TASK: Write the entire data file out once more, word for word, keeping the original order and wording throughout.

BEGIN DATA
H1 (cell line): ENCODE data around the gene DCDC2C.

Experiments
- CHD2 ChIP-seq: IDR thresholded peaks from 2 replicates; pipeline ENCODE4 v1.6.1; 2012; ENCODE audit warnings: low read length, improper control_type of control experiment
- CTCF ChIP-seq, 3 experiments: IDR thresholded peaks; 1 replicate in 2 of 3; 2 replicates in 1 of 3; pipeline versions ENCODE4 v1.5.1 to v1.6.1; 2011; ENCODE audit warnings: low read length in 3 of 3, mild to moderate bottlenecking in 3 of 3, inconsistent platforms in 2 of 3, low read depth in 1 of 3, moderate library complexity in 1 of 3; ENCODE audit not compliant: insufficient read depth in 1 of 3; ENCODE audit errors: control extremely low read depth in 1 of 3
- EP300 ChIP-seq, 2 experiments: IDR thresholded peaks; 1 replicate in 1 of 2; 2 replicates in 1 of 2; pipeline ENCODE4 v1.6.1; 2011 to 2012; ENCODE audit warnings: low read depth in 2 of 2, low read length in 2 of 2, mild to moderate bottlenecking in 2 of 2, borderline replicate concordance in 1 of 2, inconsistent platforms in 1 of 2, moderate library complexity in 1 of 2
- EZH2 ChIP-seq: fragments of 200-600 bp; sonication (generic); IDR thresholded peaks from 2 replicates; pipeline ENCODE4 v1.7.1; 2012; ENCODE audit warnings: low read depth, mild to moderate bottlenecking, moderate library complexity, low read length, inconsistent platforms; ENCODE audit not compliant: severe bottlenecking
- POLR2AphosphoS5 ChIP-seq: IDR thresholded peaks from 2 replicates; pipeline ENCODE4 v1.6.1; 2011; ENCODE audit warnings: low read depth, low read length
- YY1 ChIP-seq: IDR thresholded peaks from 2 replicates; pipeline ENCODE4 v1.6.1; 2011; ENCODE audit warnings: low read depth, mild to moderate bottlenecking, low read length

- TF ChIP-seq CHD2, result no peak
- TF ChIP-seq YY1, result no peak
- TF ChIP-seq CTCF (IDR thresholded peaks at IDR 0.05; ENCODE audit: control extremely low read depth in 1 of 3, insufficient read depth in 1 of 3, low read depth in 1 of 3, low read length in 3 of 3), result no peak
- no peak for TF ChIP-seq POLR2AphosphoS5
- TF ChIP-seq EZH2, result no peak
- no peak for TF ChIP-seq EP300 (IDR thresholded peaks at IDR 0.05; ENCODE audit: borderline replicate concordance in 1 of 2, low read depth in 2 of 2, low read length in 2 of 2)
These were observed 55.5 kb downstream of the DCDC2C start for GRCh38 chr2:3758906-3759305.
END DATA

H1 (cell line): ENCODE data around the gene DCDC2C.

Experiments
- CHD2 ChIP-seq: IDR thresholded peaks from 2 replicates; pipeline ENCODE4 v1.6.1; 2012; ENCODE audit warnings: low read length, improper control_type of control experiment
- CTCF ChIP-seq, 3 experiments: IDR thresholded peaks; 1 replicate in 2 of 3; 2 replicates in 1 of 3; pipeline versions ENCODE4 v1.5.1 to v1.6.1; 2011; ENCODE audit warnings: low read length in 3 of 3, mild to moderate bottlenecking in 3 of 3, inconsistent platforms in 2 of 3, low read depth in 1 of 3, moderate library complexity in 1 of 3; ENCODE audit not compliant: insufficient read depth in 1 of 3; ENCODE audit errors: control extremely low read depth in 1 of 3
- EP300 ChIP-seq, 2 experiments: IDR thresholded peaks; 1 replicate in 1 of 2; 2 replicates in 1 of 2; pipeline ENCODE4 v1.6.1; 2011 to 2012; ENCODE audit warnings: low read depth in 2 of 2, low read length in 2 of 2, mild to moderate bottlenecking in 2 of 2, borderline replicate concordance in 1 of 2, inconsistent platforms in 1 of 2, moderate library complexity in 1 of 2
- EZH2 ChIP-seq: fragments of 200-600 bp; sonication (generic); IDR thresholded peaks from 2 replicates; pipeline ENCODE4 v1.7.1; 2012; ENCODE audit warnings: low read depth, mild to moderate bottlenecking, moderate library complexity, low read length, inconsistent platforms; ENCODE audit not compliant: severe bottlenecking
- POLR2AphosphoS5 ChIP-seq: IDR thresholded peaks from 2 replicates; pipeline ENCODE4 v1.6.1; 2011; ENCODE audit warnings: low read depth, low read length
- YY1 ChIP-seq: IDR thresholded peaks from 2 replicates; pipeline ENCODE4 v1.6.1; 2011; ENCODE audit warnings: low read depth, mild to moderate bottlenecking, low read length

- TF ChIP-seq CHD2, result no peak
- TF ChIP-seq YY1, result no peak
- TF ChIP-seq CTCF (IDR thresholded peaks at IDR 0.05; ENCODE audit: control extremely low read depth in 1 of 3, insufficient read depth in 1 of 3, low read depth in 1 of 3, low read length in 3 of 3), result no peak
- no peak for TF ChIP-seq POLR2AphosphoS5
- TF ChIP-seq EZH2, result no peak
- no peak for TF ChIP-seq EP300 (IDR thresholded peaks at IDR 0.05; ENCODE audit: borderline replicate concordance in 1 of 2, low read depth in 2 of 2, low read length in 2 of 2)
These were observed 55.5 kb downstream of the DCDC2C start for GRCh38 chr2:3758906-3759305.